Southern Pines, North Carolina
7th grade Pony Club member, foxhunter and eventer
How did you get started riding?
Four years ago, my grandma put me and my cousin, Grace, into summer horse camp in Maryland. Shortly after camp, I started taking lessons at a hunter barn in Orlando, Florida. My mom and dad weren’t into horses at all before I got involved but they are the best horse parents. Mom is awesome and Dad is always driving the trailer for me.
What has your horse life been like?
I was at a hunter barn in Florida, riding a pony named Huckleberry. When we moved to Southern Pines, I started foxhunting with the Moore County Hounds, began eventing, and then bought my own horse to do both. I enjoy eventing, hunter trials, and hunter paces. I currently have my junior colors with Moore County Hounds, one of the oldest hunts in America
What do you like about foxhunting?
I like the thrill of it. Every day is different, unlike many other disciplines where you’re practicing the same thing every day. The hunt hunts Tuesday, Thursday and Saturday, but with school I can only go on Saturdays. The season is September to March. The hunt also participates in hunter trials, hound shows, performance trials and hunter paces. Moore County Hounds are very welcoming to juniors, and I enjoy being one of the youngest members with colors.
Why do you think it’s important to conserve equestrian and wildlife land?
We need to keep the tradition of foxhunting going as well as having land for equestrians to enjoy riding on. It’s also important to provide safe areas for wildlife away from all the land development happening. The Walthour-Moss Foundation has helped keep several thousand acres of land protected in Southern Pines. Lots of different landowners help support the Foundation and maintain the land. Each year the landowners and the hunt work to clear the trails. We only have so many untouched areas of land to enjoy and when they’re gone, they’re gone, so it’s important for equestrians to preserve and share the beautiful area we have here.
Are you still involved in Pony Club?
I’m a D3 with Pony Club; I joined three years ago. I really enjoy it. It’s helped me with my horse. To get my D3, I’ve had to do a lot of horsemanship and groundwork: wrapping, grooming, lunging my horse, jumping ditches, practicing emergency dismount. My Pony Club, Sandhills Pony Club, provides a great number of opportunities to grow my horsemanship and learn from clinicians of all disciplines. It’s fun to be around the other kids, too.
How did you get started eventing?
In the off season, many foxhunters event so I started eventing Battalion, an amazing horse I was leasing from Cameron Sadler. I was lucky to event at Beginner Novice with him. With my new horse, George, and with the help of my trainer, Melanie Harper, we have been doing the Green as Grass division.
Can you tell us more about your new horse?
His name is George’s Heartbeat. He’s a 4-year-old OTTB. He had raced on the flat and was seventh out of 11 in his race. He’s currently working on learning to jump. He’s a rock star when we go out on the trails; he likes to be a leader and likes cross-country. For his age, he’s very calm, like an old soul. I’m working toward doing upper-level eventing on him, really working on his dressage. I’m hoping to foxhunt him this season.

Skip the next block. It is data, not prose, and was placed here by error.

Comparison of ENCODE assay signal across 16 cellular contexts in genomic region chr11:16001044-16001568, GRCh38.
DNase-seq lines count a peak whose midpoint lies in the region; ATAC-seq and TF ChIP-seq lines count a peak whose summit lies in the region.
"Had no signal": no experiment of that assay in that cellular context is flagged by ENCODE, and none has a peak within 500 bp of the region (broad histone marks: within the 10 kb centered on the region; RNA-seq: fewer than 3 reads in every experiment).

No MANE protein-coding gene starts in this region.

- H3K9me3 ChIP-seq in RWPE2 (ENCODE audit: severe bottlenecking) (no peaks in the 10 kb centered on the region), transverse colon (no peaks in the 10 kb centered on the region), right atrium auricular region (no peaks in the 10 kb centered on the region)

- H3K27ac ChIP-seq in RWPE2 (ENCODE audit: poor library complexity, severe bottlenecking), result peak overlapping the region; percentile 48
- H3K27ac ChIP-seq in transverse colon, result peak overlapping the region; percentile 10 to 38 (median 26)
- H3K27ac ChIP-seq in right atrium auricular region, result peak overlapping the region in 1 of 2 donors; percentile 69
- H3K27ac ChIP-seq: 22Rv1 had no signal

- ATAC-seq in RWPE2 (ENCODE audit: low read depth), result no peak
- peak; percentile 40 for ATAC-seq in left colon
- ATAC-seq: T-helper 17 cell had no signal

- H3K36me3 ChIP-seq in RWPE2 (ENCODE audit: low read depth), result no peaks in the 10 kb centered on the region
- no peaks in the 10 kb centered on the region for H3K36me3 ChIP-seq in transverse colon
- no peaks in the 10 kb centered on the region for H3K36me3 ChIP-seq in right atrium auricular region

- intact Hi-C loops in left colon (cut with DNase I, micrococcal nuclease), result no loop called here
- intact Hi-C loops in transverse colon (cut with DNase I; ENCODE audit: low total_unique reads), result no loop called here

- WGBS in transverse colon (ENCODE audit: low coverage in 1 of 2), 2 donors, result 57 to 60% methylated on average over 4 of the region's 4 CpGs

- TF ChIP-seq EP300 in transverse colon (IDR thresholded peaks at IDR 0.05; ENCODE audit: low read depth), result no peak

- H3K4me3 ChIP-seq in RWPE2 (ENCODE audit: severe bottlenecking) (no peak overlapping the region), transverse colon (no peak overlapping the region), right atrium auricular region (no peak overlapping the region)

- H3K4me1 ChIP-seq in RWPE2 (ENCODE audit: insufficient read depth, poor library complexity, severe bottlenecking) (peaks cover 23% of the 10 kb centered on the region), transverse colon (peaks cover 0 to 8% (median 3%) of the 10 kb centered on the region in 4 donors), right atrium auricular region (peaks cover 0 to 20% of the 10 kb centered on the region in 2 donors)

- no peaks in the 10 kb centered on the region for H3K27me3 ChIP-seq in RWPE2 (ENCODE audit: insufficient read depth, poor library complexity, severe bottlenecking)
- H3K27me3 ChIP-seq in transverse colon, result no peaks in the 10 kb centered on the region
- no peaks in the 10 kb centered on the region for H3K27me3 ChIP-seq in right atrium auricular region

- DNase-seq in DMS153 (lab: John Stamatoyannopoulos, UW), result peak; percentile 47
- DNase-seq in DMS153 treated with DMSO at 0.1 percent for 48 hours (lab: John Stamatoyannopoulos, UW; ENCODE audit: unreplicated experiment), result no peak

Who has been influential in your life as an equestrian?
Shelly Talk introduced me to foxhunting and taught me barn manners. Cameron Saddler is a Master with the Moore County Hounds and helped me with hunting and introduced me to eventing. Her husband, Lincoln, is the huntsman and looks after all the hounds. It’s very inspiring to see a woman in that position as a Master. She loves having younger members of the hunt. Melanie Harper is my current trainer who found George and who is helping us grow together and move through the eventing levels. She’s always supporting George and me. Molly Hopton always helps me with foxhunting. She gives me advice, loans me her vintage hunting coats and answers all my questions about horses and foxhunting. Nicole Zardus also helps me make sure George is happy, healthy and well behaved where he’s boarded. I’ve had the opportunity to lesson with Bobby Costello and he is just fantastic and has an inspiring career.
How do you juggle school, horses, and regular life?
It’s hard to juggle everything. I get out of school at 3:15 p.m. In the fall, I have volleyball and in the spring, I have soccer after school. My barn isn’t too far from school, so that makes it a little easier. Luckily, I know my game schedule early on and can juggle my horse activities around that. I also make sure I spend time with my friends who don’t ride and enjoy everyday activities with them.
What are your goals for the future?
My goals for the future are to continue to grow with George and move up the eventing levels with him. I’d also like to start foxhunting him. With volleyball and soccer, I’d like to keep playing for The Oneal School and having fun with my teammates. I want to keep riding through college and hopefully attend Penn State.
Anything else you’d like to share?
I’m grateful for George and all the ups and downs of owning a baby horse. I would encourage people to always push through the downs, because horse ownership and riding is not always easy but, in the end, it’s worth it to have such a beautiful animal in your life helping you reach your dreams.
Lastly, I am thankful for my parents, the equestrian community in Southern Pines, my MP Sporthorses team and Moore County Hounds, including our awesome juniors group for helping me along my equestrian journey.
Photos by Pam Jensen, www.pamjensenphotography.com